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Long-term clinical course and outcomes in patients with lymphangioleiomyomatosis

Authors
  • Yoon, Hee-Young
  • Kim, Ho Jeong
  • Song, Jin Woo
Type
Published Article
Journal
Respiratory Research
Publisher
BioMed Central
Publication Date
Jun 18, 2022
Volume
23
Identifiers
DOI: 10.1186/s12931-022-02079-6
PMID: 35717210
PMCID: PMC9206248
Source
PubMed Central
Keywords
Disciplines
  • Research
License
Unknown

Abstract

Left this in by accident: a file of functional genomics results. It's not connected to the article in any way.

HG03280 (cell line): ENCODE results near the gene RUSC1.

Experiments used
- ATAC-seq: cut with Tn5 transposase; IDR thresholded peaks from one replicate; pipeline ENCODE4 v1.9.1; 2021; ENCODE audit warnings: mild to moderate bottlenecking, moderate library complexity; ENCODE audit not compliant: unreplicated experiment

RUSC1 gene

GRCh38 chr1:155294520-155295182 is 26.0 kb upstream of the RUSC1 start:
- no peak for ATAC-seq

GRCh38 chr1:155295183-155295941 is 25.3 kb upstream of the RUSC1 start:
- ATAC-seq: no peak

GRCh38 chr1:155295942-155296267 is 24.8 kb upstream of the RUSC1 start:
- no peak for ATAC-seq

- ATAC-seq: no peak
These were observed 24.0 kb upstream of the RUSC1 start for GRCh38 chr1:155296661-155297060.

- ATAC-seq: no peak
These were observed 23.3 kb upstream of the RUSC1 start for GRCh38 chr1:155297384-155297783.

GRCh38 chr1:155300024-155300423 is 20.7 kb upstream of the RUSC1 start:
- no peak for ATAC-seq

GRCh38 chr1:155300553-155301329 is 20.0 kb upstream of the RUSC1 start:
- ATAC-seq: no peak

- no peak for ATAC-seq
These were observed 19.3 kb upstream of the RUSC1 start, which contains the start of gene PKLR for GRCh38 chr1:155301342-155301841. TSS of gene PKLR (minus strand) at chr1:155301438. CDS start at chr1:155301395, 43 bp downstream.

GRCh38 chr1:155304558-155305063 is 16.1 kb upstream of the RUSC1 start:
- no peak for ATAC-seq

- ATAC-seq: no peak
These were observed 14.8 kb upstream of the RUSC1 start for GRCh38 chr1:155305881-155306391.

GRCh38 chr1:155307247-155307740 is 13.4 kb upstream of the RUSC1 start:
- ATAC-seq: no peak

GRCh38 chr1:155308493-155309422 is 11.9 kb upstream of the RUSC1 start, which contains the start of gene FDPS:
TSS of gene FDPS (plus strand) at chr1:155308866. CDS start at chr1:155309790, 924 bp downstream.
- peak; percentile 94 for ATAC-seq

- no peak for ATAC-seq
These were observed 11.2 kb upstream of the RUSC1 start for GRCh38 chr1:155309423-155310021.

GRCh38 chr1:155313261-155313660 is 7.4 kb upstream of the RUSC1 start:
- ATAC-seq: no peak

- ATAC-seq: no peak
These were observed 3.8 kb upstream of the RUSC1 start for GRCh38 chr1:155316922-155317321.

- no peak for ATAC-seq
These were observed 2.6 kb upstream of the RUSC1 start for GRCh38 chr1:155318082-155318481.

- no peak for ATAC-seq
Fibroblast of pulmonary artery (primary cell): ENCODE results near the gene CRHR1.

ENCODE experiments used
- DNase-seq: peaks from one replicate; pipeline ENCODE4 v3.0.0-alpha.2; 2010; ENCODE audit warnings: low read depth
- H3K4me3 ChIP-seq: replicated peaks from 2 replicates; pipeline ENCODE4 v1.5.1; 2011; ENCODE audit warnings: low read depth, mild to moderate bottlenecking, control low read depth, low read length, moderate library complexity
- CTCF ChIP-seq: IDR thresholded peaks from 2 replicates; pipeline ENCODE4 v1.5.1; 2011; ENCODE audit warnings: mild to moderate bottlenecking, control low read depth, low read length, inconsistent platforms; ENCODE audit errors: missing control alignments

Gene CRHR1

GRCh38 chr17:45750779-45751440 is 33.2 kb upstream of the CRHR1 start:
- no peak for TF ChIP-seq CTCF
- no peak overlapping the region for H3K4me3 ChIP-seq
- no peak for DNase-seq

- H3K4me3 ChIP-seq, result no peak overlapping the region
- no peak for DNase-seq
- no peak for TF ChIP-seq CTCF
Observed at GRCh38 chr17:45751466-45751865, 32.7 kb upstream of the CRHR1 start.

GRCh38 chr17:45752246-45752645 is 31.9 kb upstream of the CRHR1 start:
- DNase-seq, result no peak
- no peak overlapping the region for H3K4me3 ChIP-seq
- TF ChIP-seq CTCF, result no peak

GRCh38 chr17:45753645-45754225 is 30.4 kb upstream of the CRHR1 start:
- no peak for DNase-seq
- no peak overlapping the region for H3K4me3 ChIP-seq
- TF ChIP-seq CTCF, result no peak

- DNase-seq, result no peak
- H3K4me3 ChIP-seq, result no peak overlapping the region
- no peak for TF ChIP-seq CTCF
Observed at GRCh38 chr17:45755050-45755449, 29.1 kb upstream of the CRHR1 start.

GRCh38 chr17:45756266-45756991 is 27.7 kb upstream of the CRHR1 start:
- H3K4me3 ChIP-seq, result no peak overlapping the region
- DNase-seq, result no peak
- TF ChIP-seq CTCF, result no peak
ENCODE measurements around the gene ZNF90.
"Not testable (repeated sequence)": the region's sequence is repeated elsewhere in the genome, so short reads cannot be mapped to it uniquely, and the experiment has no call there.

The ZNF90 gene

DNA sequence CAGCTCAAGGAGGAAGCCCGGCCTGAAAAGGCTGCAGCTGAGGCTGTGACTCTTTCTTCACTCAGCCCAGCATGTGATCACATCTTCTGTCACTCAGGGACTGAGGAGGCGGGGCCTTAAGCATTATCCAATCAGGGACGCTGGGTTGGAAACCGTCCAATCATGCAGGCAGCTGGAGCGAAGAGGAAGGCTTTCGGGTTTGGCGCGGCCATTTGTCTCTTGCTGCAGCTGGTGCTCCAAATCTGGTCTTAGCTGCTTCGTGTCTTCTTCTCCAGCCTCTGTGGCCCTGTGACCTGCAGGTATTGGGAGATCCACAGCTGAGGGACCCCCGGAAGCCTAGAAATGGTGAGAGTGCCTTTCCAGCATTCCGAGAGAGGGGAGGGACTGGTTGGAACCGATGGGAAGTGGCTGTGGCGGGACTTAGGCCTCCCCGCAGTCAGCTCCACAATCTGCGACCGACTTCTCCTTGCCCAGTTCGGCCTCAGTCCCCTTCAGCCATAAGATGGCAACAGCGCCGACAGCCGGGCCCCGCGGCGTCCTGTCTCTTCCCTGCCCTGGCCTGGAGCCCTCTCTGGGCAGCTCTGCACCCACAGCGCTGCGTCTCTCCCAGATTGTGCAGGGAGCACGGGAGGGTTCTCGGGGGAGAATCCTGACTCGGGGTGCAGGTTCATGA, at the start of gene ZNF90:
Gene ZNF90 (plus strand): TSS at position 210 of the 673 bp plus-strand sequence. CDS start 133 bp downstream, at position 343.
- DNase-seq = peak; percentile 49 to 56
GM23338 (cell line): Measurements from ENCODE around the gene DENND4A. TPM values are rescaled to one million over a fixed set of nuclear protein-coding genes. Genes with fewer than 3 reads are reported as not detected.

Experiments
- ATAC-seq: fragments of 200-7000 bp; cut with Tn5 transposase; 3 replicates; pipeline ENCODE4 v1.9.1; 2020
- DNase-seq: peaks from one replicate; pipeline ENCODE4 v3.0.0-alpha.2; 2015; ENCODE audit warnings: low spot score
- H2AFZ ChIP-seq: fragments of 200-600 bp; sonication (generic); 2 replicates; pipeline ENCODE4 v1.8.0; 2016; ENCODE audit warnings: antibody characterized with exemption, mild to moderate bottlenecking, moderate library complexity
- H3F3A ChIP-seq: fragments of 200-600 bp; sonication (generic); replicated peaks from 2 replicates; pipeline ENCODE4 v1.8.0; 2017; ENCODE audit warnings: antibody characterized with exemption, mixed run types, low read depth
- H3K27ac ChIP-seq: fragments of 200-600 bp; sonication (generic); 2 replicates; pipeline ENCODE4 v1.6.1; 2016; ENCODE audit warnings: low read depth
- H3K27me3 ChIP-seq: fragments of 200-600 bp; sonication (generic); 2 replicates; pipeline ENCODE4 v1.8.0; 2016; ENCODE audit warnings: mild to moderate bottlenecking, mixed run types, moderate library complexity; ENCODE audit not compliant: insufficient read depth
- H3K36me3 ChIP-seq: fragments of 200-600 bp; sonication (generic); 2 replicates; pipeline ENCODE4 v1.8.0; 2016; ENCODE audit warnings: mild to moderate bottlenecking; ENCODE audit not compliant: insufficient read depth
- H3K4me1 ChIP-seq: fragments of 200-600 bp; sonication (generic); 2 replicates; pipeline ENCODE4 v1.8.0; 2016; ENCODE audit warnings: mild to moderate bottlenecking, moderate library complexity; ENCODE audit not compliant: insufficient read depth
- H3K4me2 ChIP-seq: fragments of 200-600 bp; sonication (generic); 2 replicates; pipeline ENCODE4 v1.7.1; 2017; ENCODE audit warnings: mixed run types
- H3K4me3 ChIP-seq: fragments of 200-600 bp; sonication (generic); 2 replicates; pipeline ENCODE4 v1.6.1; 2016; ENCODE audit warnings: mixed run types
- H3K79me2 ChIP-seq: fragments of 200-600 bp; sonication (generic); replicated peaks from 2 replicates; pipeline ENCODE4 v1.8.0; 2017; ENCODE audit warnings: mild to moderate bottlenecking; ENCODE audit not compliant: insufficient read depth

Background Lymphangioleiomyomatosis (LAM) is a rare multisystemic disorder with various clinical manifestations. Despite the recognition of several prognostic factors, the long-term clinical course and prognosis of patients with LAM in the era of sirolimus therapy are not established. Methods The clinical data of 104 patients with LAM were retrospectively analyzed. Death or lung transplantation was defined as the primary outcome. Disease progression (DP) was defined as a 10% absolute decline in forced expiratory volume in one second (FEV1). Results The mean age of all patients was 40.3 years. Over a median follow-up period of 7.1 years, of all patients, 6.7% died and 1.9% underwent lung transplantation, while of 92 patients with serial lung function data, 35.9% experienced DP. The 5-year and 10-year overall survival rates were 93.0% and 90.9%, respectively. The multivariable Cox analysis revealed that older age (hazard ratio [HR]: 1.136, P = 0.025), lower FEV1 (HR: 0.956, P = 0.026) or diffusing capacity for carbon monoxide (HR: 0.914, P = 0.003), and shorter distance during the 6-min walk test (HR: 0.993, P = 0.020) were independent prognostic factors for mortality. A propensity score-matched comparative analysis performed between patients who received sirolimus therapy and those who did not, found no differences in survival, DP, complications, and lung function decline rate. Conclusions Over a follow-up period of approximately 7 years, one-tenth of all patients experienced death, while one-third experienced DP. Older age, lower lung function, and reduced exercise capacity were associated with a poor prognosis in patients with LAM. Supplementary Information The online version contains supplementary material available at 10.1186/s12931-022-02079-6.

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